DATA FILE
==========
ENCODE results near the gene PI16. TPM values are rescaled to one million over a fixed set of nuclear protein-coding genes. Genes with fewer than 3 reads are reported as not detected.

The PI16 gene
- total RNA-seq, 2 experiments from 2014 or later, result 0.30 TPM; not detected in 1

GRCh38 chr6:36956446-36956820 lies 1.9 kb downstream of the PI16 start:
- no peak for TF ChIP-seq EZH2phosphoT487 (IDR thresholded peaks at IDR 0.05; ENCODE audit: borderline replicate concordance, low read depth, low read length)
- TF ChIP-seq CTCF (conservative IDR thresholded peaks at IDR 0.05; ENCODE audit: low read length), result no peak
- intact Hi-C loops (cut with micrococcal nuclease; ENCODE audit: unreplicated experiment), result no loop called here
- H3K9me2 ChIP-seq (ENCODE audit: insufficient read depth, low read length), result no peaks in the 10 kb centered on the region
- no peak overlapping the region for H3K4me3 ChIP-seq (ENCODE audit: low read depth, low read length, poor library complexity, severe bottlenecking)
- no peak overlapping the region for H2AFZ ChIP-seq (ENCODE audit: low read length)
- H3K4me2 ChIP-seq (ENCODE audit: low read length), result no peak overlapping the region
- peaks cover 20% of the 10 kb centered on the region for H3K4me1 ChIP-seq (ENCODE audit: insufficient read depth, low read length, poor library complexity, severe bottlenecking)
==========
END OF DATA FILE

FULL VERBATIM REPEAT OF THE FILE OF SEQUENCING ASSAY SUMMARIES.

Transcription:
ENCODE results near the gene PI16. TPM values are rescaled to one million over a fixed set of nuclear protein-coding genes. Genes with fewer than 3 reads are reported as not detected.

The PI16 gene
- total RNA-seq, 2 experiments from 2014 or later, result 0.30 TPM; not detected in 1

GRCh38 chr6:36956446-36956820 lies 1.9 kb downstream of the PI16 start:
- no peak for TF ChIP-seq EZH2phosphoT487 (IDR thresholded peaks at IDR 0.05; ENCODE audit: borderline replicate concordance, low read depth, low read length)
- TF ChIP-seq CTCF (conservative IDR thresholded peaks at IDR 0.05; ENCODE audit: low read length), result no peak
- intact Hi-C loops (cut with micrococcal nuclease; ENCODE audit: unreplicated experiment), result no loop called here
- H3K9me2 ChIP-seq (ENCODE audit: insufficient read depth, low read length), result no peaks in the 10 kb centered on the region
- no peak overlapping the region for H3K4me3 ChIP-seq (ENCODE audit: low read depth, low read length, poor library complexity, severe bottlenecking)
- no peak overlapping the region for H2AFZ ChIP-seq (ENCODE audit: low read length)
- H3K4me2 ChIP-seq (ENCODE audit: low read length), result no peak overlapping the region
- peaks cover 20% of the 10 kb centered on the region for H3K4me1 ChIP-seq (ENCODE audit: insufficient read depth, low read length, poor library complexity, severe bottlenecking)